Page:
Selective Breeding to Improve Productive and Reproductive Performances and Survivability of Indigenous Sakini Chicken
Journal of Nepal Agricultural Research Council
Indigenous chickens are quite popular in Family Poultry Production System (FPPS) in Nepal, but are constrained with their low productive performance. The present study evaluated the productive and reproductive performance of Sakini chicken in different filial generations and sexes. In addition, research also aimed at understanding the effect of generations on above performances. Initially, base populations (G-0) of Sakini were maintained by collecting eight weeks old birds from different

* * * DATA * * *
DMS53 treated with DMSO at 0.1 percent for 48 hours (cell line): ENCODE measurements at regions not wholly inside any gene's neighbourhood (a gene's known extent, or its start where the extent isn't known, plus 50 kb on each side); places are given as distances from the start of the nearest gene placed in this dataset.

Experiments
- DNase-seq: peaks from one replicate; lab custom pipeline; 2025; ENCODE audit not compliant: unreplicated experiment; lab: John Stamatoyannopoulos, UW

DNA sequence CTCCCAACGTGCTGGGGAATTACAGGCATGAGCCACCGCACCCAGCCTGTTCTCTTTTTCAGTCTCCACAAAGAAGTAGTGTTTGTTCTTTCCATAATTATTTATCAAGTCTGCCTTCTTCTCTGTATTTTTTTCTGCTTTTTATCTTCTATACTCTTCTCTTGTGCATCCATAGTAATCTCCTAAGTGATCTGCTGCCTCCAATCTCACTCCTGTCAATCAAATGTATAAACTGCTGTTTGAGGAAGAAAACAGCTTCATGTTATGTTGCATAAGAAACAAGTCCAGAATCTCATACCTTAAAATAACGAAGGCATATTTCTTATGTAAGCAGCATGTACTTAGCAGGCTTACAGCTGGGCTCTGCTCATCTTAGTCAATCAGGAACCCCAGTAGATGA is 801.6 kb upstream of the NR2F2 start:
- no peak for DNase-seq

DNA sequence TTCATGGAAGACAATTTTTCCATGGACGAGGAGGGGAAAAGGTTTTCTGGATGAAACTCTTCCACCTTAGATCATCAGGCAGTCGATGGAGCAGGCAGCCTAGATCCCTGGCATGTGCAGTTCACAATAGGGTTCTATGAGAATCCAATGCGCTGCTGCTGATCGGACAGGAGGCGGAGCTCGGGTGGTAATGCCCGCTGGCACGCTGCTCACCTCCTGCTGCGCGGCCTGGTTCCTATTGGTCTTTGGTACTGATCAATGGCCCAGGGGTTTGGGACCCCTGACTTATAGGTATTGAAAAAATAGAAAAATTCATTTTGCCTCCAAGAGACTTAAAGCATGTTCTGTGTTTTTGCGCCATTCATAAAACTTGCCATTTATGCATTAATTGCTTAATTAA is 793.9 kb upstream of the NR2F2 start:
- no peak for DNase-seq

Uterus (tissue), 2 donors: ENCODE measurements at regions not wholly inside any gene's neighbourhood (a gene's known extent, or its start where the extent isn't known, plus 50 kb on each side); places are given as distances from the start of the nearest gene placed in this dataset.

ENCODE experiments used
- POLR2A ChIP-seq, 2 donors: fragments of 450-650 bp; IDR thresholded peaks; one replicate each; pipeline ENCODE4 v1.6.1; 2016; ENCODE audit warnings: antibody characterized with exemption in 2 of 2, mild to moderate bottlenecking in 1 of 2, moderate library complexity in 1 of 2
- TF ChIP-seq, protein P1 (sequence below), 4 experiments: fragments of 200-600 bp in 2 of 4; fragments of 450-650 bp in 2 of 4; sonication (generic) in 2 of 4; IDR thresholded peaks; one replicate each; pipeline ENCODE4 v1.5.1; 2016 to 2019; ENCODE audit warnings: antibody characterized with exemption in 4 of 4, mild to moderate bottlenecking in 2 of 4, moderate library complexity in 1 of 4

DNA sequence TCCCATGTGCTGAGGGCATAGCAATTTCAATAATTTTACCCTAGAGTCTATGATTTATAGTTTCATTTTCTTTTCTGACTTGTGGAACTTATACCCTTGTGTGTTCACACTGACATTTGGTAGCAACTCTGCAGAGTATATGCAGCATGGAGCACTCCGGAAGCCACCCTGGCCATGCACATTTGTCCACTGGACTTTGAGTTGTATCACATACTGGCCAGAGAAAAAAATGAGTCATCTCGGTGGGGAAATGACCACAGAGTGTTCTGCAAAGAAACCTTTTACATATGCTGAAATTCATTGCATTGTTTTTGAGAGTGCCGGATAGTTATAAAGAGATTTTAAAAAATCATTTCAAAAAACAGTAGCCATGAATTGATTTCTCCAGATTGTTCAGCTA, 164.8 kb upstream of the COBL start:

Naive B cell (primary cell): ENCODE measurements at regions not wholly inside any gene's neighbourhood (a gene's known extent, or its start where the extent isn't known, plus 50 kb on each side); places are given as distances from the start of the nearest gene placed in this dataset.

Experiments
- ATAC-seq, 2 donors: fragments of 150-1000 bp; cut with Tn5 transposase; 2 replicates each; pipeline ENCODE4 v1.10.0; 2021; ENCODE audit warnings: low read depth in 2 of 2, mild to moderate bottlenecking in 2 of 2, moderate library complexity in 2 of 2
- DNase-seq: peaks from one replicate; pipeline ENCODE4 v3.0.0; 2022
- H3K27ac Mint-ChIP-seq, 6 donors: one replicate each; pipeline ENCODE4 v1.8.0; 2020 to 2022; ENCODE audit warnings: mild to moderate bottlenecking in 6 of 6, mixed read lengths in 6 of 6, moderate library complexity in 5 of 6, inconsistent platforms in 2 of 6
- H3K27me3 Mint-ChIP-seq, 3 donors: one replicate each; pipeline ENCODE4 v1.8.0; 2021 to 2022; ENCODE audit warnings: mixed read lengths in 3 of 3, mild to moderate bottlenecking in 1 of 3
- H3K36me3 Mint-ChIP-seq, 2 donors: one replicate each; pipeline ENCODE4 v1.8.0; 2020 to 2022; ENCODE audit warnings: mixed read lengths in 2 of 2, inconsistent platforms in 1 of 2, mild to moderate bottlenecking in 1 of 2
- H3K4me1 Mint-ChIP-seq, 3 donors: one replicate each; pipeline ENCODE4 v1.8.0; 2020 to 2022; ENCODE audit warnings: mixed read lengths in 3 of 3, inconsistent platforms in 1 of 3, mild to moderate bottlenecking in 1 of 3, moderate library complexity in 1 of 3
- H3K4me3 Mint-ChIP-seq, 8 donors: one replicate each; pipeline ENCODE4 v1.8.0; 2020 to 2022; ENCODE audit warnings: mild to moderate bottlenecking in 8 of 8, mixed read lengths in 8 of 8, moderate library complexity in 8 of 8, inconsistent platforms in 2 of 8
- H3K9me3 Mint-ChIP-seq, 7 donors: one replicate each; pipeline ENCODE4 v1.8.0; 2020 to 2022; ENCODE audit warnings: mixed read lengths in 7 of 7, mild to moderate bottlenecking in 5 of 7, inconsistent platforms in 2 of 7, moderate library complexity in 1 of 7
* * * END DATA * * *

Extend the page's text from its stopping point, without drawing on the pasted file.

... ologial zones of Nepal. Performance of the birds of G-0 was evaluated based on weekly body weight (12-24 weeks), laying performance, fertility, hatchability, hatch weight and survivability. Selected birds of base population (G-0) were used to produce first (G-1), second (G-2) and third (G-3) generations through selective breeding in each generation. Similarly, body weights at hatching, 12 weeks, 16 weeks, 20 week and 24 weeks were significantly (p<0.001) improved from G0 to G3 and were also significantly (p<0.001) differ for sex (males were always heavier than females). Likewise, there was significant (p<0.05) improvement in egg production (per hen per year), age at first lay (days), body weight at sexual maturity, egg number and egg weight at 90 days of laying in progressive generations. Fertility, hatchability and survivability significantly (p<0.05) improved in selected generations in comparison to base population, whereas, no significant difference was obtained within the different selected population. Thus, indigenous Sakini chicken under this experiment performed better with respect to survivability, fertility and hatchability in later generations that provides ample scope of advancing selective breeding activities within the indigenous population in order to bring significant improvement in the overall productive performance of Sakini chicken in Nepal.